Baking Like a Pro
We asked a professional pastry chef to share some of her secrets for better baking.
Most recipes call for standard ingredients. Knowing what those are can help you become a more successful baker.
- Eggs: Use “large” eggs in recipes unless the recipe specifies something else.
- Butter: Most recipes are written for unsalted butter. Margarine typically contains more water than butter, so unless a recipe calls for it, don’t use it.
- Flour: Use all-purpose flour unless the recipe calls for another variety. Cake and pastry flour have less gluten so they won’t provide as much structure; whole-wheat flour contains the whole grain of wheat and is typically mixed with some white flour in recipes.
A Kitchen Scale is a Baker’s Best Friend
Having accurate measures is the real key to consistent baking. Having a scale, such as the Kalorik Electronic Kitchen Scale, can make all the difference.
- Ever wonder why your chocolate chip cookies are chewy one time and doughy the next? It’s probably how you measured your flour. By weighing ingredients such as flour, you take that variability out of your recipes – 4 ounces by weight will always be 4 ounces, a cup of flour by volume could weigh anywhere from 3 to 5 ounces.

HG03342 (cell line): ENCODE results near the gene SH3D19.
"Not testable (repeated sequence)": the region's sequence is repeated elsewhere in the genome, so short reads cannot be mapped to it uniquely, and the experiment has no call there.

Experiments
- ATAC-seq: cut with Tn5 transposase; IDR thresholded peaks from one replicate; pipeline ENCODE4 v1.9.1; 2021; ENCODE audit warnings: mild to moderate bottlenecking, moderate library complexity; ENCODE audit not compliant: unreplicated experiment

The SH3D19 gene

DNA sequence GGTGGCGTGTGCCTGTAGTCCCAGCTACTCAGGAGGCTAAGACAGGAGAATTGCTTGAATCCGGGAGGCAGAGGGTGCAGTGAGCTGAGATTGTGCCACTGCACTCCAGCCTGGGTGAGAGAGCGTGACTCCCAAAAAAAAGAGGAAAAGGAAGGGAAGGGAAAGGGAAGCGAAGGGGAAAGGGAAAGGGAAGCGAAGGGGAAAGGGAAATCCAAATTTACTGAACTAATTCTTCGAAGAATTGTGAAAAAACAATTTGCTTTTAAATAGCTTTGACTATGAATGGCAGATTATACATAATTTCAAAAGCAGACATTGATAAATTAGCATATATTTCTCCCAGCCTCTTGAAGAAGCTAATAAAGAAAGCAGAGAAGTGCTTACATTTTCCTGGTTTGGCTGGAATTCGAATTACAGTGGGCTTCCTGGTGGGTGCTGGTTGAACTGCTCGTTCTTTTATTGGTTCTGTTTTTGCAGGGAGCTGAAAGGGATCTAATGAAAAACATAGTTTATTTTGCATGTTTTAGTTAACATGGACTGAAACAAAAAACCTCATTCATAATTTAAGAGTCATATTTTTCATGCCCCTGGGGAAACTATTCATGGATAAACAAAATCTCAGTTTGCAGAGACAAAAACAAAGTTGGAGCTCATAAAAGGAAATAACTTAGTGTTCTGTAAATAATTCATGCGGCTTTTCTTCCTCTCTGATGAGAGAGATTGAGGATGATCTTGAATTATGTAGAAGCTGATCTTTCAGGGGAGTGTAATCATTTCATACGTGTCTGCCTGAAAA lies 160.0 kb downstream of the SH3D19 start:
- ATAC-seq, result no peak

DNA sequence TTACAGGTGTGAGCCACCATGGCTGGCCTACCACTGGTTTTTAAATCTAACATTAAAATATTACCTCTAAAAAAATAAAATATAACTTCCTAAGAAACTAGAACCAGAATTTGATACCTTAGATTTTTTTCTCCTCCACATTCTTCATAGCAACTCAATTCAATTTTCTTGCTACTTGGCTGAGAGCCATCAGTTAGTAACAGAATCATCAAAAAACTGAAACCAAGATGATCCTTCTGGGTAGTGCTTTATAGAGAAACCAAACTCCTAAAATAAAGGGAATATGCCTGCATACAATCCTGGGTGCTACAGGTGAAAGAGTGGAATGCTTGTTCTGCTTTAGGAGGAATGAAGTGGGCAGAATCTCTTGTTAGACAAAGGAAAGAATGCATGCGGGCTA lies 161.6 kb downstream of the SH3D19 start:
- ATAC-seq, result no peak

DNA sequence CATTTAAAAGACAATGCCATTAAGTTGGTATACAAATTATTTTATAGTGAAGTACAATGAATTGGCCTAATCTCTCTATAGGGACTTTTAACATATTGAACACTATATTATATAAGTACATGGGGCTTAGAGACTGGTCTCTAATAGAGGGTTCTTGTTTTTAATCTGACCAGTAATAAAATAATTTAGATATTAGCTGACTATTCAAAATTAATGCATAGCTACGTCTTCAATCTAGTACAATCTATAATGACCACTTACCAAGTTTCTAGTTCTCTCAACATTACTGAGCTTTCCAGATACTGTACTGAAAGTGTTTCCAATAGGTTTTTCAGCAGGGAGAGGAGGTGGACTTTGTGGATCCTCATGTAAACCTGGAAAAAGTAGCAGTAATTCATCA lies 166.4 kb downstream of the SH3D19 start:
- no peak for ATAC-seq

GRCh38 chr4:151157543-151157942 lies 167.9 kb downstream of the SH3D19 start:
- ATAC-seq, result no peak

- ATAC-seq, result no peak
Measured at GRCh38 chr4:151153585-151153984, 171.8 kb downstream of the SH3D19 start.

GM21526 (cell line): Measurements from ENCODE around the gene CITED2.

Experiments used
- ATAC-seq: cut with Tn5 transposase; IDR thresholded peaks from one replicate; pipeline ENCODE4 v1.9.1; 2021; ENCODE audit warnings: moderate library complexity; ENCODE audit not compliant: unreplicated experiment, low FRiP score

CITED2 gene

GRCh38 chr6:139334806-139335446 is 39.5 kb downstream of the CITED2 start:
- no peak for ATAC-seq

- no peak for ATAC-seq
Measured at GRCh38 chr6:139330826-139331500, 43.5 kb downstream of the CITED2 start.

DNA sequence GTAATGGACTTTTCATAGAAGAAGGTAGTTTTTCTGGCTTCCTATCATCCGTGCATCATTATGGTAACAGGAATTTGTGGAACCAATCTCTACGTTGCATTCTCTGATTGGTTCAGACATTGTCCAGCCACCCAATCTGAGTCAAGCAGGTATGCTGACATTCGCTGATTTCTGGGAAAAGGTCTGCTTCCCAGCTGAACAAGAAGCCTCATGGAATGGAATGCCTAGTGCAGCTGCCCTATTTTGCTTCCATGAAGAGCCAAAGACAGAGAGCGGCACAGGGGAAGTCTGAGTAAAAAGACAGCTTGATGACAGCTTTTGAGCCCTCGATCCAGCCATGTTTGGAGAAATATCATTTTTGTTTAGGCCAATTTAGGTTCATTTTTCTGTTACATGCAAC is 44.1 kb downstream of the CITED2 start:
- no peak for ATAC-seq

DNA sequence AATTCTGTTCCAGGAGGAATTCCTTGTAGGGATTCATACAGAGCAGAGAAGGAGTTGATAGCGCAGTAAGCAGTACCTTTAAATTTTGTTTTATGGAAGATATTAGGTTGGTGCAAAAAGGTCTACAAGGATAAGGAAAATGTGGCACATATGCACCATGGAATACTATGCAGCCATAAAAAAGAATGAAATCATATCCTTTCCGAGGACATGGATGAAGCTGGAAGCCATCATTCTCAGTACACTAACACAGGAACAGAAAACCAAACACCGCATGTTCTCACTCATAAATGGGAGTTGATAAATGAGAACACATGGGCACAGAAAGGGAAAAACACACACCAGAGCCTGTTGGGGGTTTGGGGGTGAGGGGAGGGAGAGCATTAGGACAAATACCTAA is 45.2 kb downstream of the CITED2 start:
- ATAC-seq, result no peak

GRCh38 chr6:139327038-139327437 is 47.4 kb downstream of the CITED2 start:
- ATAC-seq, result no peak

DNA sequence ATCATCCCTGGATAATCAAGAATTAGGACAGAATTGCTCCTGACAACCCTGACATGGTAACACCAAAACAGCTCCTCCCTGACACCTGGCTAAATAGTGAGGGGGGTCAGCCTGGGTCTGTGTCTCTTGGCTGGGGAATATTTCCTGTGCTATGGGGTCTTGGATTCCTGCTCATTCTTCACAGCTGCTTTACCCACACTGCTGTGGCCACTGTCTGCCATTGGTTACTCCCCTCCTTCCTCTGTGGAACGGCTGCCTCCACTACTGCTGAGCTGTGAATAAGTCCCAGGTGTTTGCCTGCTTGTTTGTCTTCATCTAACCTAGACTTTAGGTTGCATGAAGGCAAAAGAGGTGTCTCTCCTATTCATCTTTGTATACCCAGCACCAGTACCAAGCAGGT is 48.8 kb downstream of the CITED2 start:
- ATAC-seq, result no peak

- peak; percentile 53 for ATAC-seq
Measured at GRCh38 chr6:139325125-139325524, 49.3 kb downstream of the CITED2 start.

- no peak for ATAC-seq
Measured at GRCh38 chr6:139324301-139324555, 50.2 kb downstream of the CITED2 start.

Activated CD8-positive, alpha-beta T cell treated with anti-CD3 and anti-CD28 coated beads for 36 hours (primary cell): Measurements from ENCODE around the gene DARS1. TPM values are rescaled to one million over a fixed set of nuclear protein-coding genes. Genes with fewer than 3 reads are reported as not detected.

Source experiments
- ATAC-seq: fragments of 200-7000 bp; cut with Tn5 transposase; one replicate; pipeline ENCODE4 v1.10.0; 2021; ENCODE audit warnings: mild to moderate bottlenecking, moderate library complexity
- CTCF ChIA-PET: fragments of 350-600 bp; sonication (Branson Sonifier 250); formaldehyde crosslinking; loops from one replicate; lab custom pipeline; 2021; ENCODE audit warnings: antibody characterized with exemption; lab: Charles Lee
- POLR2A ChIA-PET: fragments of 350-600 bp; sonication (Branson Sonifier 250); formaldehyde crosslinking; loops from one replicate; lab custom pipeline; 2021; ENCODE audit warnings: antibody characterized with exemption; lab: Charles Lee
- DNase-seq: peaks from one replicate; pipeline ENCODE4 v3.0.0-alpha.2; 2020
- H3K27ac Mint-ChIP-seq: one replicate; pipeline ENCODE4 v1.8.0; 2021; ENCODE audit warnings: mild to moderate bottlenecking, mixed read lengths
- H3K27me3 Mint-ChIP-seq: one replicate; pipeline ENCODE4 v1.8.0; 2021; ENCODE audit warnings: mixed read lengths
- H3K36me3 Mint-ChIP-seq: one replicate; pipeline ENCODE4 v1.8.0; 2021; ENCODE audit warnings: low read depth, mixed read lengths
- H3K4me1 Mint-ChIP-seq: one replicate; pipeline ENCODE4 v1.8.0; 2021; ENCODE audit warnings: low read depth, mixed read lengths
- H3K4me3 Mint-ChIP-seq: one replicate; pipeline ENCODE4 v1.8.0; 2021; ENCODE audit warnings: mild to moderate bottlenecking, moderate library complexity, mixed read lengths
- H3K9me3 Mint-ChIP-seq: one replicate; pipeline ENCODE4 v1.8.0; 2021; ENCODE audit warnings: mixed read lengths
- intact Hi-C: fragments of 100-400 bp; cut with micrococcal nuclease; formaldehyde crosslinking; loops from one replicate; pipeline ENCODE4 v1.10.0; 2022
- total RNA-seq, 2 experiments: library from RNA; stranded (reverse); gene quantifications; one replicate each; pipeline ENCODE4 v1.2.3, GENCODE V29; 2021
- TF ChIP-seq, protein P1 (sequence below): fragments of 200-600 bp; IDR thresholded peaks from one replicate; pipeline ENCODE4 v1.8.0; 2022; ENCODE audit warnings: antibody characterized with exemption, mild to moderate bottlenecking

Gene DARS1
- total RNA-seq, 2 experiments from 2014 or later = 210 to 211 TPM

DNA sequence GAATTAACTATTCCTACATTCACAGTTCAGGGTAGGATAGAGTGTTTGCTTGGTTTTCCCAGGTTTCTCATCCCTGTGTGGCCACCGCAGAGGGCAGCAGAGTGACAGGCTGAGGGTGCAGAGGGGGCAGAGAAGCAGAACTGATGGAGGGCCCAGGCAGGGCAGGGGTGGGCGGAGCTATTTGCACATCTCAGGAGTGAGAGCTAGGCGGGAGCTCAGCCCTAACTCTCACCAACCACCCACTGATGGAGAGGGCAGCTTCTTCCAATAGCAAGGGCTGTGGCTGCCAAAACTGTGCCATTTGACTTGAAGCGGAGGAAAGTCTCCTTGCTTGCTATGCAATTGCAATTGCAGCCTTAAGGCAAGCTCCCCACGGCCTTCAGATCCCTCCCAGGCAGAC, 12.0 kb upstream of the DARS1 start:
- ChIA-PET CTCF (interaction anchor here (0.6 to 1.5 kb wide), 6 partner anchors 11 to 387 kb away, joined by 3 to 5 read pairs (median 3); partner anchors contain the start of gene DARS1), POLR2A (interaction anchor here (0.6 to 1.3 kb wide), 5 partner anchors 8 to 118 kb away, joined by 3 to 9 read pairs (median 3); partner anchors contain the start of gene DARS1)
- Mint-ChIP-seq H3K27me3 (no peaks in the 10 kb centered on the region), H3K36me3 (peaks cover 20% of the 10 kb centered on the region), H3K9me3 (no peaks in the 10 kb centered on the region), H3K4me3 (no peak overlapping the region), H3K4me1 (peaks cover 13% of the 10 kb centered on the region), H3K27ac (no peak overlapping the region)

- Getting started. The next time you prepare your favorite recipe, take the time to weigh out each of the ingredients. Mark the weights on the recipe. The next time you prepare it, just weigh everything out. You’ll be amazed by how much faster measuring will be and by how much more consistent your baking will be.
Get the Temperature
Ingredients mix better when they are close to the same temperature.
- Butter: You can leave butter out to soften, or microwave it for 20 to 30 seconds on medium heat (50% power).
- Eggs: Take them out of the refrigerator about an hour before they’re needed.